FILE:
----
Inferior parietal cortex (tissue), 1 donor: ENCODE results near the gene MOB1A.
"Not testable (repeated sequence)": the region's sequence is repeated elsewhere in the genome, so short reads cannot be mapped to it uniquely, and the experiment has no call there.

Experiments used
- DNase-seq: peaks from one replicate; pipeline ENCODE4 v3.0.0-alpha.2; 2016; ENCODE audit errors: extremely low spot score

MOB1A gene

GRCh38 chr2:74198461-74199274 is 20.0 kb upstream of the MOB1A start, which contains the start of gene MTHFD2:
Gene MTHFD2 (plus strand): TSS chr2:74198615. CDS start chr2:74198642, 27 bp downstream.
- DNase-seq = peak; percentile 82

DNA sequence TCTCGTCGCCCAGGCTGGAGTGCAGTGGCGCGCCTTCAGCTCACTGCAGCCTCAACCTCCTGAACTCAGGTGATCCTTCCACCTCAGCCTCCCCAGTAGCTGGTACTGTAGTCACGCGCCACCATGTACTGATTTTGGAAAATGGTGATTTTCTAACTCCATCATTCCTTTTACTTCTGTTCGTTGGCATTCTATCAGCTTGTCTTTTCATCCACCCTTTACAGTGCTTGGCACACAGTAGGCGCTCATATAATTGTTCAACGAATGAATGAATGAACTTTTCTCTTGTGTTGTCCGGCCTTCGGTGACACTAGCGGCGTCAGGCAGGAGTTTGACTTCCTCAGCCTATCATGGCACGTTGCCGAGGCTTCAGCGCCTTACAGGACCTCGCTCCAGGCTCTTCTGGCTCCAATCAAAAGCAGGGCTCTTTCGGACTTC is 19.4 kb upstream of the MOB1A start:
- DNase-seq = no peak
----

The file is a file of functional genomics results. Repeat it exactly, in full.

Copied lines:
Inferior parietal cortex (tissue), 1 donor: ENCODE results near the gene MOB1A.
"Not testable (repeated sequence)": the region's sequence is repeated elsewhere in the genome, so short reads cannot be mapped to it uniquely, and the experiment has no call there.

Experiments used
- DNase-seq: peaks from one replicate; pipeline ENCODE4 v3.0.0-alpha.2; 2016; ENCODE audit errors: extremely low spot score

MOB1A gene

GRCh38 chr2:74198461-74199274 is 20.0 kb upstream of the MOB1A start, which contains the start of gene MTHFD2:
Gene MTHFD2 (plus strand): TSS chr2:74198615. CDS start chr2:74198642, 27 bp downstream.
- DNase-seq = peak; percentile 82

DNA sequence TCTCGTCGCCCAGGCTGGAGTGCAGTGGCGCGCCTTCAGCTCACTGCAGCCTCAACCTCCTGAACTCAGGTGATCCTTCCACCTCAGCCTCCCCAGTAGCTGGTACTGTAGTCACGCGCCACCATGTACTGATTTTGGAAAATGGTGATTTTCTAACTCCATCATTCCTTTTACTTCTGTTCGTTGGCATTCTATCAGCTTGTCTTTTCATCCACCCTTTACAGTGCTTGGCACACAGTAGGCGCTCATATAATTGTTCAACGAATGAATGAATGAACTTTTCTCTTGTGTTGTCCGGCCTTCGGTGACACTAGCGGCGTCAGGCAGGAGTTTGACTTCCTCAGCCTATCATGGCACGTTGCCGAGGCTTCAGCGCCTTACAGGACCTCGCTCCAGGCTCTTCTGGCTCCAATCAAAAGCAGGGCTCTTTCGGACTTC is 19.4 kb upstream of the MOB1A start:
- DNase-seq = no peak